In Minnesota, though, party-based challenges are emerging to Gov. Dayton's exchange plan. Also, Politico reports that, even though the health law allows for a federal exchange as a fallback plan if states don't develop their own, no funding exists for these federal activities. On the other hand, the law provides almost unlimited resources to support states' efforts.
Politico: HHS May Have To Get 'Creative' On Exchange
While sorting out the policy kinks in setting up a federal exchange, HHS must tackle another problem: There is no money to pay for it. A quirk in the Affordable Care Act is that while it gives HHS the authority to create a federal exchange for states that don’t set up their own, it doesn't actually provide any funding to do so. By contrast, the law appropriates essentially unlimited sums for helping states create their own exchanges (Feder, 8/16).
Sacramento Bee: California Interests Line Up To Shape State's Health Exchange
At a suburban Sacramento auditorium normally reserved for tax matters, the new California Health Benefit Exchange board attracted a who's who of health care lobbyists when it convened in April. Among those represented: Insurers, doctors, drug companies, low-income patients, small businesses, HMOs and information technology firms. It was a clear indication of the billions of dollars at stake based on how the state builds its new public health insurance marketplace (Yamamura, 8/16).
The Baltimore Sun: Executive Director Chosen To Lead Creation Of Health Exchanges
The board responsible for setting up Maryland's open insurance market under health care reform has hired an executive director. The Board of the Maryland Health Benefit Exchange said it has appointed Rebecca Pearce to the job (Walker, 8/17).
Georgia Health News: Panel Endorses Action On Health Exchanges
Jimmy Childre has a rare perspective on Georgia health care. He owns two auto dealerships and provides health insurance to the people employed at them. At the same time, he serves as CEO of a Sandersville hospital. ... Childre is a member of a state advisory committee, appointed by Gov. Nathan Deal, that voted Tuesday to develop recommendations for legislation that would create a Georgia insurance exchange, which is required under the health reform law (Miller, 8/26).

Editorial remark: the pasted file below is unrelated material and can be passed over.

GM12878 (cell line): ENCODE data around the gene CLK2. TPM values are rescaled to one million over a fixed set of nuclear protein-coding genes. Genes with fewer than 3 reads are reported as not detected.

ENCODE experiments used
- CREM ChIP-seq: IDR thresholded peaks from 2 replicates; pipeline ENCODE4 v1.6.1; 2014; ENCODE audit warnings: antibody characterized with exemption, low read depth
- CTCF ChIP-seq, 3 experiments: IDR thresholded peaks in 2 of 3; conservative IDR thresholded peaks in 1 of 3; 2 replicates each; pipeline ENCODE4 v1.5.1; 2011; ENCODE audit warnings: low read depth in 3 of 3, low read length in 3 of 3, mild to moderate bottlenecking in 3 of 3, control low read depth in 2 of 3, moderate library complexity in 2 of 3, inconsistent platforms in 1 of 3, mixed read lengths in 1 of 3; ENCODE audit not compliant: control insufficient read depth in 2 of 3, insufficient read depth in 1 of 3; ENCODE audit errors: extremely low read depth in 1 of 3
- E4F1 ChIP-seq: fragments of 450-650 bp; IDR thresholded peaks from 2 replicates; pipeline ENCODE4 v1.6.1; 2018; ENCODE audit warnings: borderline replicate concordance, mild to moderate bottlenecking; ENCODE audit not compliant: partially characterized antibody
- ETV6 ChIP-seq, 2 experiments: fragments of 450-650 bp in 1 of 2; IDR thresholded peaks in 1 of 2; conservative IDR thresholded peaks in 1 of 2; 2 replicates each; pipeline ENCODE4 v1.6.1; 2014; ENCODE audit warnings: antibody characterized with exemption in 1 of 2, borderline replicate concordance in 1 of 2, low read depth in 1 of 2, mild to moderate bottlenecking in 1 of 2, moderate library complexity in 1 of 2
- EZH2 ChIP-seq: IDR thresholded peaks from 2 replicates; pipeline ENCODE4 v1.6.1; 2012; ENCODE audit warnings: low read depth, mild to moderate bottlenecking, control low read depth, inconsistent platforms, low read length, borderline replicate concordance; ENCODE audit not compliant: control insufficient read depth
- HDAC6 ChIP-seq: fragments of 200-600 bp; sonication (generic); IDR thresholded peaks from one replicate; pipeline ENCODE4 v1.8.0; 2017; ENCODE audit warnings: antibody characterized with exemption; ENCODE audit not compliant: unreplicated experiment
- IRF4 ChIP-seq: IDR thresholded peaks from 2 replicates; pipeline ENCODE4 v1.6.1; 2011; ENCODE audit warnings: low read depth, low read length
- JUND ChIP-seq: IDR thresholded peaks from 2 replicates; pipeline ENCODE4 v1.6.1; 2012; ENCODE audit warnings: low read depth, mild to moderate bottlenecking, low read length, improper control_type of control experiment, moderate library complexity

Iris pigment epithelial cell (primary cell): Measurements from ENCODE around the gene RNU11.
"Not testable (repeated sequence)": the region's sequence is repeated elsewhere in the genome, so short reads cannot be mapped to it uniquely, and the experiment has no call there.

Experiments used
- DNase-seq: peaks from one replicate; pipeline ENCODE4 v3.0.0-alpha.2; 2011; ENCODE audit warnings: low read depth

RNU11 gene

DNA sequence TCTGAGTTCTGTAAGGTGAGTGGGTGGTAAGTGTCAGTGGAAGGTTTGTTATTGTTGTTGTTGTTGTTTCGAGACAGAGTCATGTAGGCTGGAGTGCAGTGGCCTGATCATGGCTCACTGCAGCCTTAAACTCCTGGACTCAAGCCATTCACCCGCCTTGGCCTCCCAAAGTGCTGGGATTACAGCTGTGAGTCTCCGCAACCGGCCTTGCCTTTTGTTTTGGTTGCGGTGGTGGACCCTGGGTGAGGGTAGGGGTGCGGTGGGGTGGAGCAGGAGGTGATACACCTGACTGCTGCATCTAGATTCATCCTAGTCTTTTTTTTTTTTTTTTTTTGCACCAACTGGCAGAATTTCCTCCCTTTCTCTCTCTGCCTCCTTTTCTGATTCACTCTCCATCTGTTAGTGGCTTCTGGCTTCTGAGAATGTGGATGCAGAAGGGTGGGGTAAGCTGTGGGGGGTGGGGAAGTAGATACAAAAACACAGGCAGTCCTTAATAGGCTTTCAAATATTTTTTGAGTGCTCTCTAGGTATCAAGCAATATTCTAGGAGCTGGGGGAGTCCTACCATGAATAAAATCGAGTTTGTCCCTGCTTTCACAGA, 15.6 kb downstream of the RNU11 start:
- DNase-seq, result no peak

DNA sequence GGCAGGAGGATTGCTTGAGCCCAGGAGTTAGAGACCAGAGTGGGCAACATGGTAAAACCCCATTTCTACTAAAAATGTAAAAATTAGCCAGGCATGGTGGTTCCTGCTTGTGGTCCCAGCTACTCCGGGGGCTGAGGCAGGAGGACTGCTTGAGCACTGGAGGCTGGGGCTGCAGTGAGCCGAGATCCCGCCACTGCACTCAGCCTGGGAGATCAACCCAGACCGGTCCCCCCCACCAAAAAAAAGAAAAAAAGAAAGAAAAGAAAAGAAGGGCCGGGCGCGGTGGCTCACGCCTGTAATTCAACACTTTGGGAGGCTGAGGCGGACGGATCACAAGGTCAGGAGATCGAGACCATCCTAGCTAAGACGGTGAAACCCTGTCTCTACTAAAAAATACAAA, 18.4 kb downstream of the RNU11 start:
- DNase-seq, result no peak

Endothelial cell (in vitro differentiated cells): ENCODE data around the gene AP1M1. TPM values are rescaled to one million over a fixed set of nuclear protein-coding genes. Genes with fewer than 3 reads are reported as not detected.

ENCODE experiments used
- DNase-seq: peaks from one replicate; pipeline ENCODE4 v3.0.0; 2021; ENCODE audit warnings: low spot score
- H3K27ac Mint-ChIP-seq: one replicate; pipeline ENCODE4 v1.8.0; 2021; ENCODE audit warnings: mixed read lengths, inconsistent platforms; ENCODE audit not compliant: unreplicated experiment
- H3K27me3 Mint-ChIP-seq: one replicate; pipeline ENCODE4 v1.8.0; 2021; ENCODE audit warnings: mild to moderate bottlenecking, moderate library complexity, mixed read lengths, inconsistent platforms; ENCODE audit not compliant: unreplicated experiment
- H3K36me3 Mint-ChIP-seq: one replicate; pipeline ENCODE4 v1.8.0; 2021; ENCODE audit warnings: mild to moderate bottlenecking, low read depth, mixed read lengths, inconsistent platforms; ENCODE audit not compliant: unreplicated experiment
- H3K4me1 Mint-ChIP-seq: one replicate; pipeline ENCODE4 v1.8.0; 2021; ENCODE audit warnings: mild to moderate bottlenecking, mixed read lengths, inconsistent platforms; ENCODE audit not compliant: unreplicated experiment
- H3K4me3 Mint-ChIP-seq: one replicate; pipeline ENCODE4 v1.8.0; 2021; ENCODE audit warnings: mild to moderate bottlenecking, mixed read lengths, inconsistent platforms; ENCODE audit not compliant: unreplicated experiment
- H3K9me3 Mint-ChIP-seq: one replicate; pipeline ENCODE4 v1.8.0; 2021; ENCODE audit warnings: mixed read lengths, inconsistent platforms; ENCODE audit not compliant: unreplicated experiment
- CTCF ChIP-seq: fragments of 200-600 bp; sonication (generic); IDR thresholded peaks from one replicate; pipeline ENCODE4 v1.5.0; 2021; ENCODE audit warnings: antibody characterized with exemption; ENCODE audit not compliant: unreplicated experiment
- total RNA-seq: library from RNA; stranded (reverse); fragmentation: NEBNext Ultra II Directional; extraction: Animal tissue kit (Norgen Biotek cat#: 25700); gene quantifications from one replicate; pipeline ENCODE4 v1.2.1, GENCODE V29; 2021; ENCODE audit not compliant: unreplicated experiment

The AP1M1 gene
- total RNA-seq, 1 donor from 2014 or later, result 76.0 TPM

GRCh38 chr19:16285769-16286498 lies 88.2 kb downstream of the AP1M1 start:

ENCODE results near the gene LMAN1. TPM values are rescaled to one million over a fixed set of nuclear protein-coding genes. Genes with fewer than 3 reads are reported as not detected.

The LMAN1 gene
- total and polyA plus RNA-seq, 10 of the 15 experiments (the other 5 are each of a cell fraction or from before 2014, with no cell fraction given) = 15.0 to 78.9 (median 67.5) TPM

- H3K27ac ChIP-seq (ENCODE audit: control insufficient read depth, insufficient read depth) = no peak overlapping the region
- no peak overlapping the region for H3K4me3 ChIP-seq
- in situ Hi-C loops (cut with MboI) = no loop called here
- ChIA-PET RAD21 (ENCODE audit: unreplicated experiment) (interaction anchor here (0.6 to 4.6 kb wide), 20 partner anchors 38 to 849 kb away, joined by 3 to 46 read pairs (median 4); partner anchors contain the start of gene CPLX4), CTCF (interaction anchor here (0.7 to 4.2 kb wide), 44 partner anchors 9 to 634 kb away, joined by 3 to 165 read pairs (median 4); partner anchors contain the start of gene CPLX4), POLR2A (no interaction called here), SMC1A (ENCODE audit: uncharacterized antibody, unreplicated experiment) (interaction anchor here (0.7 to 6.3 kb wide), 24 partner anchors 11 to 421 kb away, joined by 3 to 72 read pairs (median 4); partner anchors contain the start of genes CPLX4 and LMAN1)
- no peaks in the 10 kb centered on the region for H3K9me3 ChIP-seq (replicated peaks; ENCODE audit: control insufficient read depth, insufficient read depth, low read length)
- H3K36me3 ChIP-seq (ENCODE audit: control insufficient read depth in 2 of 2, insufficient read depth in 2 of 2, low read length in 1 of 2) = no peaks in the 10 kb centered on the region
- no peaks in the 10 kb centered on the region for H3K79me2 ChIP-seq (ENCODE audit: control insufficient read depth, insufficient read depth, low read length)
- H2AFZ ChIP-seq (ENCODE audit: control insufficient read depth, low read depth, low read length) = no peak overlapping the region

Atlanta Journal-Constitution: Group Exploring Options For Georgia Health Insurance Exchange
A group of health care experts, consumer advocates, lawmakers and state officials voted Tuesday to pursue legislative options for creating a Georgia health insurance exchange. Gov. Nathan Deal, while opposing the federal health care overhaul, appointed the committee in June to study whether the state should design its own insurance marketplace — a key part of the overhaul. The federal government will set up exchanges for states that opt out of running their own. … Even in opposition, Deal said earlier this year that it made sense to study Georgia-based solutions while the courts decided whether the law is unconstitutional. The group chose Tuesday to create a subcommittee that will focus on alternative plans if a portion or all of the law is thrown out by the courts (Williams, 8/16).
MinnPost: GOP Leaders Decry Dayton Plan For Health Exchange
Gov. Mark Dayton's plan to use a $4.2 million federal grant to help plan a state health insurance exchange came under fire today from Republican legislators. They even hinted at a lawsuit to stop the action (Kimball, 8/16).
(Minneapolis-St. Paul, Minn.) Star Tribune/Associated Press: Minn. Republicans Question Dayton's Authority To Move Ahead With Health Insurance Exchange
Republican lawmakers who oppose the federal health care overhaul are questioning Democratic Gov. Mark Dayton's authority to move ahead with a state health insurance exchange using dollars from Washington. Sen. David Hann said Tuesday that Dayton is bypassing the Legislature by taking a $4.2 million federal grant to design a major feature of the federal law (8/16).
(Minneapolis-St. Paul, Minn.) Pioneer Press: Minnesota Republicans Demand Role In State Insurance Exchange
Republican lawmakers said Tuesday that Gov. Mark Dayton lacks the authority to proceed with a federally funded health-insurance exchange for Minnesota, and they vowed to try to block the effort. GOP members generally oppose the idea of an exchange — an online marketplace that would allow consumers to compare and buy coverage — but if the state is going to have one, the Legislature must be involved in developing it, said Sen. David Hann, R-Eden Prairie, chairman of the Senate Health and Human Services Committee (Belden, 8/16).